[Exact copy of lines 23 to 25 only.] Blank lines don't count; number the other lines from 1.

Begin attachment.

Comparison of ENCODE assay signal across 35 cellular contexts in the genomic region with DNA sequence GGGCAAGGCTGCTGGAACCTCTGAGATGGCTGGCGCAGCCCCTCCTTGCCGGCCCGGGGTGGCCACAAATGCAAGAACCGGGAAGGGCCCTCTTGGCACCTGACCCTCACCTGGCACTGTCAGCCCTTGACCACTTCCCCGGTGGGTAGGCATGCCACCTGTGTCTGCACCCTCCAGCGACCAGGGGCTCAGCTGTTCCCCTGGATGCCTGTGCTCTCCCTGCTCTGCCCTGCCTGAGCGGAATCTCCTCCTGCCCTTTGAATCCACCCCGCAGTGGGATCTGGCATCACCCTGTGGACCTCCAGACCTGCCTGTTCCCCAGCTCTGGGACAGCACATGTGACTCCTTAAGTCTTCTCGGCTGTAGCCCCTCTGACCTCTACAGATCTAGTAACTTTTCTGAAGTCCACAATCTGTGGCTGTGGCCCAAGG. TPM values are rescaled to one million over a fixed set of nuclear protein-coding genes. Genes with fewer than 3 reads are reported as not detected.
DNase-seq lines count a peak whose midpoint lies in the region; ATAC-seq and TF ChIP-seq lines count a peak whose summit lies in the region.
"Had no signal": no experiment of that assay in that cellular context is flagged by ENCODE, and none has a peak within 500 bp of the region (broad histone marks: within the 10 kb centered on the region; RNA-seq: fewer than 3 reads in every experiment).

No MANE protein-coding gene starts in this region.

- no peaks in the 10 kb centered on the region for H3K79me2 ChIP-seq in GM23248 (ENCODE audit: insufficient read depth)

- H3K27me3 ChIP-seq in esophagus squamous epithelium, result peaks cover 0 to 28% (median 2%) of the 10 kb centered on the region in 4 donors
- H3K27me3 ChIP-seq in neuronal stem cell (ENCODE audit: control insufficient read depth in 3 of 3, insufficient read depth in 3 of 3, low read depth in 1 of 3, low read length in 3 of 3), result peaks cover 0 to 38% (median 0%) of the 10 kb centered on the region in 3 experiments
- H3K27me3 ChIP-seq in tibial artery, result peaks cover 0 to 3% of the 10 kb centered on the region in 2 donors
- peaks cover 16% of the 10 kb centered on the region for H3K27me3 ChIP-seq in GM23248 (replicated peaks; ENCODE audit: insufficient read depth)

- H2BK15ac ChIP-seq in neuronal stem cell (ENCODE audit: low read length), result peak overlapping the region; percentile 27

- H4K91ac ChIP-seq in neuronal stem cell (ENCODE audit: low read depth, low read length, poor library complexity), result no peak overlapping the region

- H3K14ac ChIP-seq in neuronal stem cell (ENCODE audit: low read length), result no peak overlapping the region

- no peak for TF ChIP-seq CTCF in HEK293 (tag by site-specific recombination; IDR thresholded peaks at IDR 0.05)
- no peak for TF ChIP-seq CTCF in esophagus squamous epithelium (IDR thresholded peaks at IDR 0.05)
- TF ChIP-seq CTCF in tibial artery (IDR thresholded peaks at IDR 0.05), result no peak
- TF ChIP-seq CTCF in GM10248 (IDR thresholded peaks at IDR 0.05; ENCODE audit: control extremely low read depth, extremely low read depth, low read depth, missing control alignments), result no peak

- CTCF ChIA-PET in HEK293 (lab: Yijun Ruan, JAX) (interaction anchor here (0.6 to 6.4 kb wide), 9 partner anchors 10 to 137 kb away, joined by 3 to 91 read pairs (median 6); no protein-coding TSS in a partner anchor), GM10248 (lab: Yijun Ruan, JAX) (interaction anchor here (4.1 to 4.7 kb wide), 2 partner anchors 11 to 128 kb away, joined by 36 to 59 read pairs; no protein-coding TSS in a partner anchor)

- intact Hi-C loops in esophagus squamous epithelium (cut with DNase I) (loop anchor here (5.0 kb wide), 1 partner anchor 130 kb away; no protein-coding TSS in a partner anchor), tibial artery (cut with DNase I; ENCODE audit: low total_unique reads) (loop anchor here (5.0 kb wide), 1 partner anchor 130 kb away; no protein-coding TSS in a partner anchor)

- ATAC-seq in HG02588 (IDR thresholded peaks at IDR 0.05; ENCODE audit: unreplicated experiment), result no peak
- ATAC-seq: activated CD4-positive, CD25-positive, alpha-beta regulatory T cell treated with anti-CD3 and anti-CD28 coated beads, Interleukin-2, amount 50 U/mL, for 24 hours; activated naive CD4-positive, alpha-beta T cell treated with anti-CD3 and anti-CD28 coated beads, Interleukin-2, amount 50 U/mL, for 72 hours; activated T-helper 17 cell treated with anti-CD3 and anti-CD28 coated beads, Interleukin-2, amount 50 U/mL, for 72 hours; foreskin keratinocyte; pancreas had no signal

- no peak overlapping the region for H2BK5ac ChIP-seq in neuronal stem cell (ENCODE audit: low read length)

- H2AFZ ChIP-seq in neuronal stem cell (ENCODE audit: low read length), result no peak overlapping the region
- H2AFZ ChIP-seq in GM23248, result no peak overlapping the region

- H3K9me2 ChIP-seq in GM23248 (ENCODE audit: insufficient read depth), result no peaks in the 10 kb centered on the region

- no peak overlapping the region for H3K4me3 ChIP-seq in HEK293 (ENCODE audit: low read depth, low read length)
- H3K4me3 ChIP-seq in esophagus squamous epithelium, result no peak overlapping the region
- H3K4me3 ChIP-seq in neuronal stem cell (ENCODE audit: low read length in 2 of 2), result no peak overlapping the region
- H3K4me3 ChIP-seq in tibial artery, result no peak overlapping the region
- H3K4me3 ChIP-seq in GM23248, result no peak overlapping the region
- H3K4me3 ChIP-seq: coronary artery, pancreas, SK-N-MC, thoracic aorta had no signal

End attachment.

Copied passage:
- H2AFZ ChIP-seq in GM23248, result no peak overlapping the region

- H3K9me2 ChIP-seq in GM23248 (ENCODE audit: insufficient read depth), result no peaks in the 10 kb centered on the region

- no peak overlapping the region for H3K4me3 ChIP-seq in HEK293 (ENCODE audit: low read depth, low read length)